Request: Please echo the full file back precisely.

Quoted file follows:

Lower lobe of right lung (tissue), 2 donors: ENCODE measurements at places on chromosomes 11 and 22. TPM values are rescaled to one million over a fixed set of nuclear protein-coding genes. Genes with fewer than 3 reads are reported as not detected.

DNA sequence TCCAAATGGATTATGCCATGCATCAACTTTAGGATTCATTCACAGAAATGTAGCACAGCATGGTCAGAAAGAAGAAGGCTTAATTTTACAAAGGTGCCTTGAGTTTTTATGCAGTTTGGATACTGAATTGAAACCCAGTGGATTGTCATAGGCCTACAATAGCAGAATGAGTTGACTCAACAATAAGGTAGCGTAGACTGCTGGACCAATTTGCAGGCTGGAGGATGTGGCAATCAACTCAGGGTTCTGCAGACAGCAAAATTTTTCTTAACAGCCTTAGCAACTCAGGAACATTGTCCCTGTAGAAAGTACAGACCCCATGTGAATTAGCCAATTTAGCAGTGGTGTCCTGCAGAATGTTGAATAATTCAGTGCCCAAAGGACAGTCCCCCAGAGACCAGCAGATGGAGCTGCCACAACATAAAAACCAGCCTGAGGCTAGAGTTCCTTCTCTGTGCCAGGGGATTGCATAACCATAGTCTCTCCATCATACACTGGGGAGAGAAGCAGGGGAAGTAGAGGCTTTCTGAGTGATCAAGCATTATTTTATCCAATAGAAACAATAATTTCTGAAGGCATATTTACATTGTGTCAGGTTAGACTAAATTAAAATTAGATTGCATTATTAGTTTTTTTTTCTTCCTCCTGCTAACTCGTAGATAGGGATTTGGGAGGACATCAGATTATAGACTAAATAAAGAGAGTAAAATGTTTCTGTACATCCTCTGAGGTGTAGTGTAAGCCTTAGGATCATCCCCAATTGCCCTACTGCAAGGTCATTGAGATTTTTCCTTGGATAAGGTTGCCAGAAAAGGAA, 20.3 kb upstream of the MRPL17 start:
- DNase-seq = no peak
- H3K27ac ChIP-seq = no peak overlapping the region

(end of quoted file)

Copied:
Lower lobe of right lung (tissue), 2 donors: ENCODE measurements at places on chromosomes 11 and 22. TPM values are rescaled to one million over a fixed set of nuclear protein-coding genes. Genes with fewer than 3 reads are reported as not detected.

DNA sequence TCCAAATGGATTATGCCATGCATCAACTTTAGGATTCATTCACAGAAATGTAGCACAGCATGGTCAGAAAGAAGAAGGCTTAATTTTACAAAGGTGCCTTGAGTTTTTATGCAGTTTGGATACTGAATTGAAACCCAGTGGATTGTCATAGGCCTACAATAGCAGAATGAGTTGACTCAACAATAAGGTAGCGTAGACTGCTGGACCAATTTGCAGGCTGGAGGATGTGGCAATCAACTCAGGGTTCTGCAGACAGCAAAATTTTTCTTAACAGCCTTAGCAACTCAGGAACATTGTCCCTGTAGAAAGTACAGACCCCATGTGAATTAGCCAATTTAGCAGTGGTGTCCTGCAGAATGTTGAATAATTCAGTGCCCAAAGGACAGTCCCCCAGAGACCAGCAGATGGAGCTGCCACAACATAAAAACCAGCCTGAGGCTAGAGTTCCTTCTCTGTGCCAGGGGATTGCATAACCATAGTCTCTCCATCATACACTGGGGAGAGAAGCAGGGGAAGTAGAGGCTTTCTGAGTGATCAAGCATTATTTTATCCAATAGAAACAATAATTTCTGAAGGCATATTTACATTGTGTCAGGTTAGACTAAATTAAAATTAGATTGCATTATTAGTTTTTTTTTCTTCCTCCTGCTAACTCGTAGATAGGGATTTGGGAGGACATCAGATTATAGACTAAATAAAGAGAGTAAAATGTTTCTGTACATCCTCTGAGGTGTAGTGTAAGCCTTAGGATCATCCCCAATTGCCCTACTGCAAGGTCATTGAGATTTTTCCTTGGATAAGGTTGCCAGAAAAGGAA, 20.3 kb upstream of the MRPL17 start:
- DNase-seq = no peak
- H3K27ac ChIP-seq = no peak overlapping the region